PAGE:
As it happens, the kinship evidence brought to light in this work actually contradicted the specifics of evolutionist theory but this didn’t stop Howitt and Fison’s book from generating a great deal of interest. Among other influential works it was cited by James Frazer in The golden bough and in Frederick Engels’ (1891) The origin of the family, private property and the state. It also got a brief guernsey in Sex and society (1907) by the sociologist W. I. Thomas with its sensational chapter names like ‘Sex and Primitive Morality’ and ‘The Adventitious Character of Woman’. It was this book that famously described women as “intermediate between the child and the man”, but men also come in for a bollocking, being statistically more likely to be idiots and imbeciles. Of course, ‘idiot’ and ‘imbecile’ were once serious diagnostic terms without the exclusively pejorative sense they have today, but that didn’t stop me from enjoying this little table on page 25:
(All sources mentioned can be accessed via CACHE.)
It’s now been ten days since Bohol’s tragic earthquake in which at least 198 people have died, both within and beyond the island. I watched the tragedy unfold on social media from a safe distance and after ascertaining that all my friends and colleagues are safe I’ve had space to reflect on how the tragedy is being processed by Boholanos. We have all become accustomed to the truism that social media is well suited to disaster situations when—constraints on electricity and networks notwithstanding—individuals can share vital information in a way that is fast, relevant and decentralised. But as an outsider I was baffled, and a little angered, by how Filipino social media became saturated with images of ruined churches and desperate appeals for prayer. I couldn’t help being left with the impression that an almost hysterical cycle of conspicuous piety was drawing attention away from more pressing human needs. Which towns and villages were most affected? What roads and bridges were still open? Where were resources, money and volunteers needed?
On the AustKin project I’m going through 19th century sources in rough chronological order to try to trace European conceptualisations of Aboriginal social organisation.
The lexicographer finds it hard to resist early mentions and antedatings – whether or not they offer anything of substantial research value. So far, the earliest European reference to Aboriginal social organisation that I can find is certainly a little disappointing. It’s from William Dampier, who wrote in 1699 in the vicinity of Shark Bay:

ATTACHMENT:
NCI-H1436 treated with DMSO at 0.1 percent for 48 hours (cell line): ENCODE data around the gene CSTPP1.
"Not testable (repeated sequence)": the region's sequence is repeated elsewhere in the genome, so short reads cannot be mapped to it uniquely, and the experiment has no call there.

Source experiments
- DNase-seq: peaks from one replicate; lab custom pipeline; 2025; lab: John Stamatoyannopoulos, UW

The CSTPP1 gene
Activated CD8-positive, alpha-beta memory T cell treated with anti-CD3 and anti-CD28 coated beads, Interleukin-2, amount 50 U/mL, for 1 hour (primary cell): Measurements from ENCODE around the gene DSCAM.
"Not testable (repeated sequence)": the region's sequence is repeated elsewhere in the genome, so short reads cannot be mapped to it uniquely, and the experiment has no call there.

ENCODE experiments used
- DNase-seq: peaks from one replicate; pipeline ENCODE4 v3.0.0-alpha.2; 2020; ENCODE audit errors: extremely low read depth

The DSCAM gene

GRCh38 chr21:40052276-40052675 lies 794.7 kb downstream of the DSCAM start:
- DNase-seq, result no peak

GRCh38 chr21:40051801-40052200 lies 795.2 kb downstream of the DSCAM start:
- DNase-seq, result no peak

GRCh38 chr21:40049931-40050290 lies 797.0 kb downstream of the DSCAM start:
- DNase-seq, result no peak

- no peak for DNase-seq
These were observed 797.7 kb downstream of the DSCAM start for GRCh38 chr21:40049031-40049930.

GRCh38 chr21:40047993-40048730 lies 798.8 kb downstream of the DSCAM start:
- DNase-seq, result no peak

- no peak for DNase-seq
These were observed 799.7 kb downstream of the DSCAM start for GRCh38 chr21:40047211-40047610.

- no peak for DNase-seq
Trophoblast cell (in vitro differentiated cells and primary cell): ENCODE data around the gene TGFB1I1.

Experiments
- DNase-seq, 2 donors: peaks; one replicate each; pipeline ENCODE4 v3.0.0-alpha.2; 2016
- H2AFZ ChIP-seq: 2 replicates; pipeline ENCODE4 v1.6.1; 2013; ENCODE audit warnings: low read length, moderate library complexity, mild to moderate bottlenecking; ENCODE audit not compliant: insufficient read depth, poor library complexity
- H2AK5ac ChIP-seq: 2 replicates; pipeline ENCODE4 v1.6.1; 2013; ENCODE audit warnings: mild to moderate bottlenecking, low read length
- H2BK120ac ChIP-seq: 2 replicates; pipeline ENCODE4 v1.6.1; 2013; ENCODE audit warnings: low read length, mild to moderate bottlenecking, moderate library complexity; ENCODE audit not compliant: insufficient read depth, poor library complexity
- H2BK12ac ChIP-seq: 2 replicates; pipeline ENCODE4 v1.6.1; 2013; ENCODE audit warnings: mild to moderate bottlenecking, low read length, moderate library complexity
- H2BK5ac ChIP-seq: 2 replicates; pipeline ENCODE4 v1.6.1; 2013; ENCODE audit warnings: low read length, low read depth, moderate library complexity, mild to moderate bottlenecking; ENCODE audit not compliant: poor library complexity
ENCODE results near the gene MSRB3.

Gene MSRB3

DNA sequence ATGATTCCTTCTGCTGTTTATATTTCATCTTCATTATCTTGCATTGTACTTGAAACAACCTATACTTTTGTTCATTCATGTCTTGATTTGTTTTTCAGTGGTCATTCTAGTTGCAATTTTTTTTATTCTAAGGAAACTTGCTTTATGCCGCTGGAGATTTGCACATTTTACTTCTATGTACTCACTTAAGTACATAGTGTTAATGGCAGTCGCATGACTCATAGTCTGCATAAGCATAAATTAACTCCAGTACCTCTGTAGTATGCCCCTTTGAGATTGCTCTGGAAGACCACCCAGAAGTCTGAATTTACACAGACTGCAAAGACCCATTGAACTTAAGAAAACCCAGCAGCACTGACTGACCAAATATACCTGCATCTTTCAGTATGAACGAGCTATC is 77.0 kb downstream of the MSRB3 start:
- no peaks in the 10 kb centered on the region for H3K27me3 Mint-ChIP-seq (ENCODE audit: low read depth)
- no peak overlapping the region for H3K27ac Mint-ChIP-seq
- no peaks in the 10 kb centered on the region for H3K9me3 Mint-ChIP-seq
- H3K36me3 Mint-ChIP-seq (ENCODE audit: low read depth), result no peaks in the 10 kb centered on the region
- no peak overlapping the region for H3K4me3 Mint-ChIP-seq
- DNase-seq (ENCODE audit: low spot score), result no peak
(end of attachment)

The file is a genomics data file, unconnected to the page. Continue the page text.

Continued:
Among the New Hollanders whom we were thus engaged with, there was one who by his appearance and carriage, as well in the morning as this afternoon, seemed to be the chief of them, and a kind of prince or captain among them.
The phenomenon of identifying European hierarchies in indigenous populations is well known (and discussed at some length by Benedict Anderson in Imagined communities). The Spanish recognised kings, nobles, commoners and slaves in Philippine communities, and James Cook wrote of the Tahitians in 1770 (p239):
Their orders are, Earee rahie, which answers to king ; Earee, baron ; Manahouni, vassal ; and Tou-tou, villain.
Speaking of which here is Cook’s earliest stab at describing Australian social organisation in Botany Bay (May 1770):
All the inhabitants that we saw were stark naked ; they did not appear to be numerous, nor to live in societies, but, like other animals, were scattered about along the coast, and in the woods. (p90)
What? No kings or barons? Preposterous!
More usefully for the project, the earliest settler description of an positively identifiable social category system is from George Grey (1841) who described sections in use in Western Australia between the 30th and 35th parallels; in other words, Noongar country:
One of the most remarkable facts connected with the natives is that they are divided into certain great families, all the members of which bear the same names, as a family, or second name: the principal branches of these families, so far as I have been able to ascertain, are the:
But in different districts the members of these families give a local name to the one to which they belong, which is understood in that district to indicate some particular branch of the principal family. The most common local names are:
These family names are perpetuated and spread through the country by the operation of two remarkable laws:
1. That children of either sex always take the family name of their mother.
2. That a man cannot marry a woman of his own family name.
As far as I can tell nothing else was written of Australian social categories until William Ridley’s paper of 1856 on Kamilaroi which created something of an international sensation. But that’s the subject of another post.